For years, Princeton University has successfully relocated structures of historic significance. Most recently, the University moved the 96-year-old former Court Club, a brick Tudor Revival building serving as one of the University’s eating clubs, across Prospect Avenue to a new location over the course of eight days. Now, the Institute for Advanced Study (IAS) and Princeton Battlefield State Park are looking to carry out plans in a negotiated agreement to find a buyer to move the Atle Selberg residence, a mid-century modern house designed by Wynant D. Vanderpool (1914–1986) from state park land.
Vanderpool designed the home for noted Norwegian mathematician Atle Selberg and his wife Hedvig in 1952. The Usonian School residence, located at 35 Stone House Drive within the IAS neighborhood, is a single-story, flat-roofed dwelling constructed of stone and other natural materials. It has cantilevered overhangs for passive solar heating and natural cooling. Professor Selberg worked at the Institute and lived in the house from 1952 until his passing in 2007.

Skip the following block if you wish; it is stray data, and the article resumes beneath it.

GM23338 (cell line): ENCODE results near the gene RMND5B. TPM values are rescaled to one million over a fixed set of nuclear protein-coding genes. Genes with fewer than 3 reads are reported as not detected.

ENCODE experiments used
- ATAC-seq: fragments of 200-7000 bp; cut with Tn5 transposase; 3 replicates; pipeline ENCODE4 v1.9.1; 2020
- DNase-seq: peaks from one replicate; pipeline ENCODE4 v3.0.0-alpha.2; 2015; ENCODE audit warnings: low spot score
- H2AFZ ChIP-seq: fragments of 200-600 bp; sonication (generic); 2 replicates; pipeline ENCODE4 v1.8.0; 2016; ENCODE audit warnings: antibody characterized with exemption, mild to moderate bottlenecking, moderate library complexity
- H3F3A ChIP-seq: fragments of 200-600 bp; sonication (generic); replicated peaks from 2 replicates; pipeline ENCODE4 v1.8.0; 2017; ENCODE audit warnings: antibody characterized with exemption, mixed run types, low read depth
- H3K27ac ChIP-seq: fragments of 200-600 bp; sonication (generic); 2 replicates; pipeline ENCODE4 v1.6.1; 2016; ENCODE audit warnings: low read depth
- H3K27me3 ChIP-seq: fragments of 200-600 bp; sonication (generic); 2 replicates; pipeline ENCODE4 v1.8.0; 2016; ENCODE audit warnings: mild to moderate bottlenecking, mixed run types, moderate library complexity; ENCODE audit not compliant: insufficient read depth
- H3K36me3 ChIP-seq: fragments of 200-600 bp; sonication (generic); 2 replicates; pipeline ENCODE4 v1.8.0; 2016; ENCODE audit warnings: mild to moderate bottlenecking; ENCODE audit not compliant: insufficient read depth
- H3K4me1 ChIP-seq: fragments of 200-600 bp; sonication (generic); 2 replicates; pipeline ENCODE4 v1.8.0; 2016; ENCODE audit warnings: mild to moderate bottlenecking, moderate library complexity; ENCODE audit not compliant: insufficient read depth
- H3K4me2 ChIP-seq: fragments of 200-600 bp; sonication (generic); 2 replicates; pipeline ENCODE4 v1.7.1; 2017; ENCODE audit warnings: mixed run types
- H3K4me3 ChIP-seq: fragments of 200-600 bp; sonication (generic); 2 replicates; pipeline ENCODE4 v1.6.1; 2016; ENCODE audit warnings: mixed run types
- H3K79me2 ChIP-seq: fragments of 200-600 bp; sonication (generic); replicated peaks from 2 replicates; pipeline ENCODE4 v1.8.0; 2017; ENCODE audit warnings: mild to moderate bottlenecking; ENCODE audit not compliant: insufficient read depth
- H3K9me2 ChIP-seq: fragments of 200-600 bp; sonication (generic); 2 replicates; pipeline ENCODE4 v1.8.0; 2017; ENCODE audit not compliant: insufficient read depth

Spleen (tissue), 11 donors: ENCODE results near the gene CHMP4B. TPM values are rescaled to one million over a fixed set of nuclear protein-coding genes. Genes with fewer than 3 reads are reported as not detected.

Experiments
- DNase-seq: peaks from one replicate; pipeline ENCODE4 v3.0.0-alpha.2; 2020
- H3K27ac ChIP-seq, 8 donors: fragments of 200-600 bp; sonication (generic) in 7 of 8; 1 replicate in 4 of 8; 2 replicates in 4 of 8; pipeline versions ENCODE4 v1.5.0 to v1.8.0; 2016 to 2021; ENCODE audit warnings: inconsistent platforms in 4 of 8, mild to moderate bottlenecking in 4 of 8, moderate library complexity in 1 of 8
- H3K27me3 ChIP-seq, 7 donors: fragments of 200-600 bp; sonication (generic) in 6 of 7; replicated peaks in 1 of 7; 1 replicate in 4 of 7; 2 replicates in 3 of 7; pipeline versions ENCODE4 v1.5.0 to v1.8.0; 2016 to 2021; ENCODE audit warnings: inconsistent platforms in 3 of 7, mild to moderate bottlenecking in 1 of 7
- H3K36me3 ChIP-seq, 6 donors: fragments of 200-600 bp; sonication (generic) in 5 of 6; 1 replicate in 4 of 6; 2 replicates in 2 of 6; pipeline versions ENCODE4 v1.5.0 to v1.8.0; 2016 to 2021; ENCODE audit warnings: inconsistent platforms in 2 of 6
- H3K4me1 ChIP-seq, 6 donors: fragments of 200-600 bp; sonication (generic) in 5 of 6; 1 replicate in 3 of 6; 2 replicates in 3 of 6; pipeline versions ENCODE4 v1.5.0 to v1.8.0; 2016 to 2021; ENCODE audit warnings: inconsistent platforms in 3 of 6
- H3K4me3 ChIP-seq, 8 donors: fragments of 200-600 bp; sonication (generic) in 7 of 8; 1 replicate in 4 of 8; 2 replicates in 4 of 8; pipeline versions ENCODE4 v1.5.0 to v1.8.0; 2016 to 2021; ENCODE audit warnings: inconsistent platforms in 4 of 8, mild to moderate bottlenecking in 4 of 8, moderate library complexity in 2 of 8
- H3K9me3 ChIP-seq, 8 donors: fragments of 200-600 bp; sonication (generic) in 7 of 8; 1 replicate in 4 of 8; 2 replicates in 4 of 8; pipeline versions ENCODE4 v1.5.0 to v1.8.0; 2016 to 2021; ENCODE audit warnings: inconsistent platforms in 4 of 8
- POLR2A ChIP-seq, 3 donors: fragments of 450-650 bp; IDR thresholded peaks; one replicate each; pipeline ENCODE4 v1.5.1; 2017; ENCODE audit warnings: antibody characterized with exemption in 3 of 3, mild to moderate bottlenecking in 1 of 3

Vanderpool received a bachelor of arts and master of fine arts in architecture from Princeton University. Before he established his own firm in 1947, he worked for notable firms such as Skidmore, Owings & Merrill. In 1964, he joined architect Avery Faulkner’s Washington, DC firm. They worked in partnership from 1967–1982 designing notable restorations including St. John’s Episcopal Church in Lafayette Square and the Victorian Hall of the National Portrait Gallery. Vanderpool was also president of the Foundation for the Preservation of Historic Georgetown.
Callaway Henderson Sotheby’s International Realty agents David Schure and Grant Wagner have launched a campaign to find buyers that value the Selberg residence and have the ability to relocate the home. Only the structure is being offered. The successful buyer must move the home from its current location in Princeton, NJ.